Cross-party tax commission publishes local taxation report
The cross-party commission, established jointly by the Scottish Government and the Convention of Scottish Local Authorities (COSLA), brought together representatives from across the political spectrum to look at options for a fairer local tax system.
Just Change: A New Approach to Local Taxation argues that a replacement for the current system of council tax must be designed to be fairer, more progressive and locally empowering.
The report does not advocate any single alternative to the present system, highlighting that “there is no one ideal local tax”, but it sets out a range of different systems of local taxation, and consider the potential impact and administration of these.
Minister for Local Government Marco Biagi, one of the commission’s co-chairs, said: “The First Minister established this commission to allow an informed debate on the future of local taxation.
“We welcome the fact that four of the five parties in the parliament have taken part and come to an agreement on a set of crucial principles – that local tax should be more progressive, broader and more empowering to local government.”
He added: “The Scottish government has sought to mitigate the worst impacts of the council tax over the last eight years, with the council tax freeze benefitting average households by £1,200.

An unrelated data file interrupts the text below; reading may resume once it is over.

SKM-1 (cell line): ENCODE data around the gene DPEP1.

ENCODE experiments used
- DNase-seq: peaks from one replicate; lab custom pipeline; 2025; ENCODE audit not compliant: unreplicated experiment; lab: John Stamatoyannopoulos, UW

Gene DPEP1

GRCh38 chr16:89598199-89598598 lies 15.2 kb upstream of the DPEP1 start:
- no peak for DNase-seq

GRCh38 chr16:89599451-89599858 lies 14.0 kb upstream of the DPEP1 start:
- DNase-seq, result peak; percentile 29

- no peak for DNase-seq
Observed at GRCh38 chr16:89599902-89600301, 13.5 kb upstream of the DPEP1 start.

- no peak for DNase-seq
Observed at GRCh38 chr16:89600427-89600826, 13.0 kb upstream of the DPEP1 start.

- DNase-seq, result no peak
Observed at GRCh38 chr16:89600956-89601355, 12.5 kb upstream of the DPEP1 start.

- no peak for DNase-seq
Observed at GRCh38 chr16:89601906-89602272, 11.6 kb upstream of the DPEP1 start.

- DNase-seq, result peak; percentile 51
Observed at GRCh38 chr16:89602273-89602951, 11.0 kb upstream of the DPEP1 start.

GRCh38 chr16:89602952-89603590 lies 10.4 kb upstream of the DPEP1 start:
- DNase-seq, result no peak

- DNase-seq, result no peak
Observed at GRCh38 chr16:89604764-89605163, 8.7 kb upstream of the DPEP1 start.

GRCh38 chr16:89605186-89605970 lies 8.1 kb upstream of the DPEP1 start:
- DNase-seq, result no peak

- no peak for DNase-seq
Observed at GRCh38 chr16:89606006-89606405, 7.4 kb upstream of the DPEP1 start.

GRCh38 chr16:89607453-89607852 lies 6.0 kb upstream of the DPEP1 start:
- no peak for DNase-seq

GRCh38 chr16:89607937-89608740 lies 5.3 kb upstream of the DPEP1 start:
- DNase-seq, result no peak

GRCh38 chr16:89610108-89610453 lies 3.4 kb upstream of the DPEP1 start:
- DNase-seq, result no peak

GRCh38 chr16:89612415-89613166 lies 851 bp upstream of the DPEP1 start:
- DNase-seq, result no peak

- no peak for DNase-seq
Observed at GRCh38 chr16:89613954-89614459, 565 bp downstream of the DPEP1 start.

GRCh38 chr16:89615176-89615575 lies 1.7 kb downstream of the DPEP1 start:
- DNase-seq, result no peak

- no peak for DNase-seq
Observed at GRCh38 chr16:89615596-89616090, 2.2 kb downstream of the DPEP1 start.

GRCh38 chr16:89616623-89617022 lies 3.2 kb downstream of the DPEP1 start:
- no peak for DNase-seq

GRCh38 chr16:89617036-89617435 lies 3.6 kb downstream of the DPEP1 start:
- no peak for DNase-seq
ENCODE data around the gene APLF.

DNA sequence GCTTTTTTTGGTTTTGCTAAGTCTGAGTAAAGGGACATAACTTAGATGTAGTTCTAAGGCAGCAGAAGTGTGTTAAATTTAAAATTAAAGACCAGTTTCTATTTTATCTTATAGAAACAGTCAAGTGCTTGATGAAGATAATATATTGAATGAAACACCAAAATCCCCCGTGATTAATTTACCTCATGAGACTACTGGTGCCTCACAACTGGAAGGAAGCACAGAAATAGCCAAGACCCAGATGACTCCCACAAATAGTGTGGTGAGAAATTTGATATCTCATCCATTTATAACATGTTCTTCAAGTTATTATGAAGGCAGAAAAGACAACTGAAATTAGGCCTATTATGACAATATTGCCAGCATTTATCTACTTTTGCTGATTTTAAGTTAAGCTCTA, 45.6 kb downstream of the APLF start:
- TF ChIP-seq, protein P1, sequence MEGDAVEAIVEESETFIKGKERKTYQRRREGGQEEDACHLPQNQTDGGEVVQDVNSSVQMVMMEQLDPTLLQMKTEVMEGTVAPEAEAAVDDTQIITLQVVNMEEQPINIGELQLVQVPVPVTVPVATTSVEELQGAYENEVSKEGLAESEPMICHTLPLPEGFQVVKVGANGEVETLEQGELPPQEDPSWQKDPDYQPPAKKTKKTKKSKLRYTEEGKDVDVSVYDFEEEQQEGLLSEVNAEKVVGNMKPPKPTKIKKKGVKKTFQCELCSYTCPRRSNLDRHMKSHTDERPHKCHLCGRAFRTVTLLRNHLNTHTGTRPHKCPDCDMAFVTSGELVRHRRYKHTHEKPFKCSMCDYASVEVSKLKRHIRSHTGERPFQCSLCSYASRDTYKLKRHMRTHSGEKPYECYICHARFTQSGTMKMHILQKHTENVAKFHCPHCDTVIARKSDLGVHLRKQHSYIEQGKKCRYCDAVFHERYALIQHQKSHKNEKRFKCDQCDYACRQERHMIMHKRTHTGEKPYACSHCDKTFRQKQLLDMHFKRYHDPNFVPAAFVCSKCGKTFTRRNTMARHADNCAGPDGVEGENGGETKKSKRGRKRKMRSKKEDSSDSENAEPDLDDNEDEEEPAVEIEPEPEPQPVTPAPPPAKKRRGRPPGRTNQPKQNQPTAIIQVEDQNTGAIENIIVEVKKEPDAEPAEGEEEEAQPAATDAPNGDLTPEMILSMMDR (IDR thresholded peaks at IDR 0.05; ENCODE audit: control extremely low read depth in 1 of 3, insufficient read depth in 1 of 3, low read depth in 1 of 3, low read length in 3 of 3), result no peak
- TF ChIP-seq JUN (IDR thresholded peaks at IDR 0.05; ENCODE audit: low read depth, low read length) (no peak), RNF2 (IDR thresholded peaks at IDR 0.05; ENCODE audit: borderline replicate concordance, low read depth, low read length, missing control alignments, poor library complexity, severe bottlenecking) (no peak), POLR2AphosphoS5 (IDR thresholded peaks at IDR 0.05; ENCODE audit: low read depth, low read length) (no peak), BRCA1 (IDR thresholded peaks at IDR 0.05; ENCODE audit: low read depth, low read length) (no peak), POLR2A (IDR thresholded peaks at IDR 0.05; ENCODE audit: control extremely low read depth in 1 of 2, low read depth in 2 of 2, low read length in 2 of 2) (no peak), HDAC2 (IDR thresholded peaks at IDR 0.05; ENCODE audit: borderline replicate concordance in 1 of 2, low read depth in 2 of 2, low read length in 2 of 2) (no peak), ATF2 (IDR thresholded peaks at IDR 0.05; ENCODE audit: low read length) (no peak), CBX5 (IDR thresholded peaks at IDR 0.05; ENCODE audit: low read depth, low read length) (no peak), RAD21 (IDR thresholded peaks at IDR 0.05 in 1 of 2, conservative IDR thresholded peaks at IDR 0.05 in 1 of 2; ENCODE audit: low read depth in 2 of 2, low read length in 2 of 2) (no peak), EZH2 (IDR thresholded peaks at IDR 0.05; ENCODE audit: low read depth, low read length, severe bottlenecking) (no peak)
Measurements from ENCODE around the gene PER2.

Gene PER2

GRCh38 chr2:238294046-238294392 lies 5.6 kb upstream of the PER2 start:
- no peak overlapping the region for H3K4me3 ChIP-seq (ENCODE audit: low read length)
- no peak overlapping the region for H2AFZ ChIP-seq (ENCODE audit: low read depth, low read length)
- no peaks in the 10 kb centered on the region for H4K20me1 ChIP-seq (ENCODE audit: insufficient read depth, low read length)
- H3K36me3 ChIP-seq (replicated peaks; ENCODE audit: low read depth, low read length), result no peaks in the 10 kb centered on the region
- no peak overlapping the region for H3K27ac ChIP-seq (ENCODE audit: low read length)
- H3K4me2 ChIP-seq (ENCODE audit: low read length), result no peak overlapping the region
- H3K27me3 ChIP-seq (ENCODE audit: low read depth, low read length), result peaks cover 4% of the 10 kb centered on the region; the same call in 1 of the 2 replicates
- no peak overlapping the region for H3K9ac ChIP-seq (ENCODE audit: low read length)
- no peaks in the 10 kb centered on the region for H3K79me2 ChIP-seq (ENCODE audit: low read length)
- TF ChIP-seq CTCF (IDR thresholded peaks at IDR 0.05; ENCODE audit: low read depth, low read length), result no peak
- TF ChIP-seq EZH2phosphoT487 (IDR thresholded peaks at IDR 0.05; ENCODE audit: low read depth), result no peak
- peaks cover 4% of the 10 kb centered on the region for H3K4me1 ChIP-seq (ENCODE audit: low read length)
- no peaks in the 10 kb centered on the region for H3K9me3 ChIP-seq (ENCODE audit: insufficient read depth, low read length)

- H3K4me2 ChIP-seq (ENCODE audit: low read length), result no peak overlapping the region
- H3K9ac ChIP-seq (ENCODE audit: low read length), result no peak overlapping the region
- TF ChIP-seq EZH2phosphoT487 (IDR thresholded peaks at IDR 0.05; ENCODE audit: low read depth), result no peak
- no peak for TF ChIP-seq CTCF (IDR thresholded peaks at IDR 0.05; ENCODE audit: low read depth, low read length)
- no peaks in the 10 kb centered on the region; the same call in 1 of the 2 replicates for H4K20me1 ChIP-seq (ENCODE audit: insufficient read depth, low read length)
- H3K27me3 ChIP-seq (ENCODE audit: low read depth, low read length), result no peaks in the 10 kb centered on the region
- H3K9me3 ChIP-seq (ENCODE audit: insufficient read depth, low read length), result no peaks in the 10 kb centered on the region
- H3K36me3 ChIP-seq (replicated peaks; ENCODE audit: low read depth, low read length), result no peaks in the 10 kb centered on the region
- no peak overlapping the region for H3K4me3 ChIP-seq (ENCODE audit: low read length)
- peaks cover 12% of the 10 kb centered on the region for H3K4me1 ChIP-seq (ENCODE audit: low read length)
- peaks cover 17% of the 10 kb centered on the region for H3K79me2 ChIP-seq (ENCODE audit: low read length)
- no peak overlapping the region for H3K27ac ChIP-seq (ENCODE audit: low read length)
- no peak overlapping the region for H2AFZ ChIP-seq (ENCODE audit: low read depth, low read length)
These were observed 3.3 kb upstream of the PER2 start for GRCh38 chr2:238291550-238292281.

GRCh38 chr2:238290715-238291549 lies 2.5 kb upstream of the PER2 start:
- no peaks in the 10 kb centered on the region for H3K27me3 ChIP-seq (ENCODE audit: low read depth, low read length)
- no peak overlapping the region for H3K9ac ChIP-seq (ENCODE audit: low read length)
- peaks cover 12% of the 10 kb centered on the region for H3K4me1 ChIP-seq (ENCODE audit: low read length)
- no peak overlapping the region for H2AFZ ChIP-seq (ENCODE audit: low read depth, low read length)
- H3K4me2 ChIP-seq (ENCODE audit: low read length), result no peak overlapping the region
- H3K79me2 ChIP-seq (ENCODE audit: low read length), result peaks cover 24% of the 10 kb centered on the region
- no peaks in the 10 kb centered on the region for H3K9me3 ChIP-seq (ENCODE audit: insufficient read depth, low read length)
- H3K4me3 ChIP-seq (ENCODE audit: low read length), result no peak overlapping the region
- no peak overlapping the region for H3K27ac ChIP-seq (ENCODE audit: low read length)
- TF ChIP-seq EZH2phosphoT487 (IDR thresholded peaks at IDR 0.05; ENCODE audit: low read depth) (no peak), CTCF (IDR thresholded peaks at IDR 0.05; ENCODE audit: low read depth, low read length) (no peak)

“We will consider the findings of the report carefully and we will set out our detailed proposals for reform by the end of the parliamentary term, embodying the principles of the commission’s report.”
Citizens Advice Scotland has welcomed the report, which is based in part on evidence provided by the Scottish CAB service.
CAS does not recommend any particular alternative to the current council tax system, instead it said any new system must follow four basic principles. It must be transparent and easy to understand; be sensitive to the impact on low income households; prevent debts, rather than worsening them and collect arrears in a fair and proportionate fashion.
CAS policy manager, Keith Dryburgh, said: “Council tax is one of the most common issues on which people seek CAB advice. Last year Scottish CAB advisers dealt with more than 29,000 new issues related to council tax. This represents over 100 such issues per working day, or around one council tax issue for every 10 people who seek advice from a CAB in Scotland.
“If anything, we believe these figures may under-estimate the impact of council tax on people’s lives. The current system is causing too many problems, particularly for low income households. These problems include affordability, the way in which debt is collected, and how the charges are communicated. We made all of this evidence available to the commission and we are pleased it has been taken on board.
“There seems to be a growing consensus that council tax has had its day in Scotland. Now the focus must be on building a new system that is fair, clear and affordable.”